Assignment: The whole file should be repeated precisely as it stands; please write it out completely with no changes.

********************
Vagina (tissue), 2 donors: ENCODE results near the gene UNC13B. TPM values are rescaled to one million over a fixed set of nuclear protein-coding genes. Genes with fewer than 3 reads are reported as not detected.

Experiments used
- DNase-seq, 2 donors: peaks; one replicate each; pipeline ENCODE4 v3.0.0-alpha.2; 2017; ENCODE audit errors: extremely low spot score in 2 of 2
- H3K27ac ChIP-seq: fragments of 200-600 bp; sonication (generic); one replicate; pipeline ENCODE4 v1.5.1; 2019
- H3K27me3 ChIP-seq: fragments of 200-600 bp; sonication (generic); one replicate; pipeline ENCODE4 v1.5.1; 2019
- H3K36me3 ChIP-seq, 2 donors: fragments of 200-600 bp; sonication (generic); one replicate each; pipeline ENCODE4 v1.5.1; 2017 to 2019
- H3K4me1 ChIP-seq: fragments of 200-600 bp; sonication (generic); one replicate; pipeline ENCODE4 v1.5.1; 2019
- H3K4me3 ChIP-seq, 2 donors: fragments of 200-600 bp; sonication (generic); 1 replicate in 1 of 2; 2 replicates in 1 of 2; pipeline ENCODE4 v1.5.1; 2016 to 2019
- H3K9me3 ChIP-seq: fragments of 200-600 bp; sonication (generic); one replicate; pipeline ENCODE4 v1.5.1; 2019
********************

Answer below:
Vagina (tissue), 2 donors: ENCODE results near the gene UNC13B. TPM values are rescaled to one million over a fixed set of nuclear protein-coding genes. Genes with fewer than 3 reads are reported as not detected.

Experiments used
- DNase-seq, 2 donors: peaks; one replicate each; pipeline ENCODE4 v3.0.0-alpha.2; 2017; ENCODE audit errors: extremely low spot score in 2 of 2
- H3K27ac ChIP-seq: fragments of 200-600 bp; sonication (generic); one replicate; pipeline ENCODE4 v1.5.1; 2019
- H3K27me3 ChIP-seq: fragments of 200-600 bp; sonication (generic); one replicate; pipeline ENCODE4 v1.5.1; 2019
- H3K36me3 ChIP-seq, 2 donors: fragments of 200-600 bp; sonication (generic); one replicate each; pipeline ENCODE4 v1.5.1; 2017 to 2019
- H3K4me1 ChIP-seq: fragments of 200-600 bp; sonication (generic); one replicate; pipeline ENCODE4 v1.5.1; 2019
- H3K4me3 ChIP-seq, 2 donors: fragments of 200-600 bp; sonication (generic); 1 replicate in 1 of 2; 2 replicates in 1 of 2; pipeline ENCODE4 v1.5.1; 2016 to 2019
- H3K9me3 ChIP-seq: fragments of 200-600 bp; sonication (generic); one replicate; pipeline ENCODE4 v1.5.1; 2019